Why Two Marys in the Talpiot Jesus Tomb?
by James Tabor
Yesterday I received the following note from Andrew Sills, Associate Professor of Mathematical Sciences at Georgia Southern University. Prof. Sills has a very important contribution “The Apostles as Brothers of Jesus” in the forthcoming volume, The Tomb of Jesus and His Family? Exploring Ancient Jewish Tombs Near Jerusalem’s Walls, edited by James H. Charlesworth and Arthur Boulet.
I thought his was an astute observation, and one I had not thought of before:
In our various tabulations of ancient names from the time of Jesus based on ossuary and other inscriptions the male names far outnumber the female names as many as 8-1. One can obviously point to a heavily patriarchal society that would include a cultural disregard for the value of women. Therefore, when a woman’s name is found on an ossuary, she must have been an important women indeed. In other words, the standards for achieving an ossuary inscription must have been much more rigorous for women than for their male counterparts.
In the Talpiot tomb, we find not one female inscription, but two. Thus, two very prominent women in this family. Since we expect eight males for each female, a “typical” two-woman tomb should have sixteen males. Talpiot has many less male inscriptions, thus we might infer that the women of Talpiot were particularly important. And both Talpiot women were named Mary. Yes, of course, Mary was a common name. 21% of all Jewish women of the period were named Mary. But only 4.4% of *pairs* of women (21% times 21%) were named Mary. What percentage of pairs of Marys in the same family were important enough to rate an ossuary inscription? Impossible to say, but it sounds like a very rare event.
In the case of the family of Jesus of Nazareth, we know he was associated with two very important Marys, namely his mother and Mary Magdalene, so this seems to be very strong evidence linking Talpiot to Jesus of Nazareth, stronger than just the name frequencies alone would imply, although I do not know a way to quantify this.
A bit of background here for those not up on the names and the numbers–what we call the “onomastics”–that is, the science of analyzing the proper names of Jewish men and women in the time of Jesus as to both their etymology and frequency.
First, as Tal Ilan’s work has shown, “women are greatly underrepresented” in our ancient records, constituting only 11.2% of all named persons in our sources, which give us 2509 named men against only 317 named women.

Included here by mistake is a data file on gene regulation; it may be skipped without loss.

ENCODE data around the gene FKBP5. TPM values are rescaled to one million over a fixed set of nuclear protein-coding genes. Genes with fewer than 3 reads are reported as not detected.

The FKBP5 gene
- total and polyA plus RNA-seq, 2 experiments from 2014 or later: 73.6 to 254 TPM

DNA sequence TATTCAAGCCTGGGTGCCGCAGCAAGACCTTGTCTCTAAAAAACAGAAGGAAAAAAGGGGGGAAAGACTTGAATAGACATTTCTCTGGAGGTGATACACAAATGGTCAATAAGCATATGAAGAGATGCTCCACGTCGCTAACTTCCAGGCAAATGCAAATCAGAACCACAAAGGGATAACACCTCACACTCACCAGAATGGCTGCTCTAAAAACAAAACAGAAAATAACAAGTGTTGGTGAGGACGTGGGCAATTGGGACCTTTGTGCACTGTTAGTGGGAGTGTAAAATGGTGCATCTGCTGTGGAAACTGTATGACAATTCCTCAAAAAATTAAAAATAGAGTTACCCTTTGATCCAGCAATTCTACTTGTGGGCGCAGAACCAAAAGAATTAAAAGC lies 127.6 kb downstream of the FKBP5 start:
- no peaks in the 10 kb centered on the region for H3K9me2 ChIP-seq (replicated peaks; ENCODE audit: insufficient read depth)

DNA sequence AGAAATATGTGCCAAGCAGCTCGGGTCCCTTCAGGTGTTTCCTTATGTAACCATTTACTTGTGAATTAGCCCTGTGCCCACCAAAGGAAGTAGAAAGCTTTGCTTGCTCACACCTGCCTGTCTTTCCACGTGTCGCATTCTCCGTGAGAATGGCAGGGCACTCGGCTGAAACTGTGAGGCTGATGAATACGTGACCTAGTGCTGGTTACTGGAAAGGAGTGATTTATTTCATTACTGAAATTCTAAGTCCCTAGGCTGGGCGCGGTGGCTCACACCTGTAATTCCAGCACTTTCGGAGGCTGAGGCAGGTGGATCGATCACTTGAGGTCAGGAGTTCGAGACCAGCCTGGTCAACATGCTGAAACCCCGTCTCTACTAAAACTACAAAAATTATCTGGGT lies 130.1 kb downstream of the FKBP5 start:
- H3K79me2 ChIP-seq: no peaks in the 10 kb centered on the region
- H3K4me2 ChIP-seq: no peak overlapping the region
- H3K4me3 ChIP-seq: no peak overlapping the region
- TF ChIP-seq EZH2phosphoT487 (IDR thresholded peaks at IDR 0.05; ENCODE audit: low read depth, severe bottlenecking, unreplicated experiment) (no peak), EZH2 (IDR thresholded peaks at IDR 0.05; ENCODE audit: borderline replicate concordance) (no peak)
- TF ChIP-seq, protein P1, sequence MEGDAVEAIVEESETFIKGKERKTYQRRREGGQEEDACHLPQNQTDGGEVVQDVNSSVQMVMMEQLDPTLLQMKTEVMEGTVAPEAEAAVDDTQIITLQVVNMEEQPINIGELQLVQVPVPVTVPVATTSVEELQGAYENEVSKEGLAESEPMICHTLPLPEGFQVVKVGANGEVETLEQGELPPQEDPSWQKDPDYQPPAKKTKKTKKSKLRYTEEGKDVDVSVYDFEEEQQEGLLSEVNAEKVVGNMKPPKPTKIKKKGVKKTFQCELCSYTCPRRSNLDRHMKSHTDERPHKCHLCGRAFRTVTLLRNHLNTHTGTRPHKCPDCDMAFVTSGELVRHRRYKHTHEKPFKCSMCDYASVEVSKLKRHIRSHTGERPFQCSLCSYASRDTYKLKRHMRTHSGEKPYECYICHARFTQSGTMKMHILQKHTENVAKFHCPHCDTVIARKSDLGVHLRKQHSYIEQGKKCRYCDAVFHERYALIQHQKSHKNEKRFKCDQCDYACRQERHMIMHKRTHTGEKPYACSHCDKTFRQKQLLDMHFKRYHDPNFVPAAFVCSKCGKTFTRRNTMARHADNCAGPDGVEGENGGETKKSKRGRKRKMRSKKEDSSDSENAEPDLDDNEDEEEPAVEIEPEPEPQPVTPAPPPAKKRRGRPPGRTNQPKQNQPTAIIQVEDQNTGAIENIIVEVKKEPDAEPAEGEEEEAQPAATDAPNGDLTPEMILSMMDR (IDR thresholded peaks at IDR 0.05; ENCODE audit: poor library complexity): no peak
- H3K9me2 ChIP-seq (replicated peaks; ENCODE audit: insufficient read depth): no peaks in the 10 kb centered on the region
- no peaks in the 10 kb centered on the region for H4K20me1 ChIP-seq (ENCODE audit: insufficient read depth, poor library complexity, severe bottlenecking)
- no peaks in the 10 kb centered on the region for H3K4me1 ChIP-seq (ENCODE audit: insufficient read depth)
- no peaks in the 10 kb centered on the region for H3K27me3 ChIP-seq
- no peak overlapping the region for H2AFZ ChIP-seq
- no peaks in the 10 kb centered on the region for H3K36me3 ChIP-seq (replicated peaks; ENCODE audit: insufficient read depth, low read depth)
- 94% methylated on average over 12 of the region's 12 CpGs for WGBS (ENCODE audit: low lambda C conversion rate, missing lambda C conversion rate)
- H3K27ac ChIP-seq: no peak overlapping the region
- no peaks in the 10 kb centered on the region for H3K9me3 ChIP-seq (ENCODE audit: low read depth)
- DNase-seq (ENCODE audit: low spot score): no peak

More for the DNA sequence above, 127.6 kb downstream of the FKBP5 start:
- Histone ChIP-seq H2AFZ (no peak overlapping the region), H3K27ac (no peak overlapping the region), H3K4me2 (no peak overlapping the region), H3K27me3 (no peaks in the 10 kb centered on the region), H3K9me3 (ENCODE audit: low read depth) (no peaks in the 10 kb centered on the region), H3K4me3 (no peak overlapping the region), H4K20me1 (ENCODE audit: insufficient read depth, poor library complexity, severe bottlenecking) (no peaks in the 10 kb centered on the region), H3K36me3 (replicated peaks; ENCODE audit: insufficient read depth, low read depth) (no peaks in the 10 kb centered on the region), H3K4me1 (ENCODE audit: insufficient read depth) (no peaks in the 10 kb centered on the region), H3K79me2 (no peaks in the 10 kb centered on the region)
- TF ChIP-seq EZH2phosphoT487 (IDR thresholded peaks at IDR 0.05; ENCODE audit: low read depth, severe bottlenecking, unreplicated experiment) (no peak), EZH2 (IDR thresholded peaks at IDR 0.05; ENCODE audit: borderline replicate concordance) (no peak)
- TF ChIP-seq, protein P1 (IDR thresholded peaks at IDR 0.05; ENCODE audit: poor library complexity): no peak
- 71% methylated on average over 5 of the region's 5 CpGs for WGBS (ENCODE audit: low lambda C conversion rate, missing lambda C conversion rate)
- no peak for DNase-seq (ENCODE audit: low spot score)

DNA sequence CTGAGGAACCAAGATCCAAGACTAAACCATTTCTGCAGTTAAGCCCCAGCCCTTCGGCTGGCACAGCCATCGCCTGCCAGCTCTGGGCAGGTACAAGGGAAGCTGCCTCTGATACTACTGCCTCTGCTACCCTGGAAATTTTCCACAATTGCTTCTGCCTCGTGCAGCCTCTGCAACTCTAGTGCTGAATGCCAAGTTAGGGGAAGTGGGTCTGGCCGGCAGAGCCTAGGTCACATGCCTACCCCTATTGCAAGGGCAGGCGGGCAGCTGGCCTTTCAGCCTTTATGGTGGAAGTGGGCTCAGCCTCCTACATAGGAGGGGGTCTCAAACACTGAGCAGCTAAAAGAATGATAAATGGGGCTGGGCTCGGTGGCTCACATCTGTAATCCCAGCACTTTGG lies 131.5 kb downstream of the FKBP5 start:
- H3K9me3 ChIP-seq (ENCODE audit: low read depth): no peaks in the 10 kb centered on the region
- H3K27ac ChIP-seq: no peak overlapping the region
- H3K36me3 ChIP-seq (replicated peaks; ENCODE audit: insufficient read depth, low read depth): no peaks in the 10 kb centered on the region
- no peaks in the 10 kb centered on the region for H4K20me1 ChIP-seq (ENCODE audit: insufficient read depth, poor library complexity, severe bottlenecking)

Second, not all ossuaries of this period are inscribed. In fact, inscriptions are more the exception than the rule. For example, of the 897 ossuaries included in the Rahmani catalogue only about 227, or approximately 25% are inscribed. That means that 75% of ossuaries have no inscriptions at all.
This means that the Talpiot Jesus tomb is notable on two counts. First, it has an extraordinary high percentage of inscribed ossuaries–six out of a total of ten. And second, two of those six names are names of women. Just to take one parallel example, the “Tomb of the Shroud,” in Akeldama, that Boaz Zissu, Shimon Gibson, and I investigated in 2000. This tomb had a total of eight ossuaries with only two inscribed–one Maria, the other Salome. That two women were noted seems to speak for their prominence.
All the more so in the Talpiot tomb. I have written extensively of the “Marys” in Jesus’ life here. If you missed that post take a look, and think about it in terms of Prof. Sills’s observation.
- Special congratulations to Prof. Sills who begins a new stage of his career as a tenured professor at GSU tomorrow, August 1st! [↩]
- Tal Ilan, Lexicon of Jewish Names in Late Antiquity, Mohr Siebeck, 2002, p. 3. [↩]
- L. Y. Rahmani, A Catalogue of Jewish Ossuariesin the Collections of the State of Israel, Israel Antiquities Authority, The Israel Academy of Sciences and Humanities, Jerusalem, 1994, p. 11. [↩]
- “Jerusalem—Ben Hinnom Valley,” with B.Zissu, S.Gibson, Hadashot Arkheologiyot (Jerusalem: Israel Exploration Society, 2000), Vol.111, pp. 70*-72*, Figs.138-139. [↩]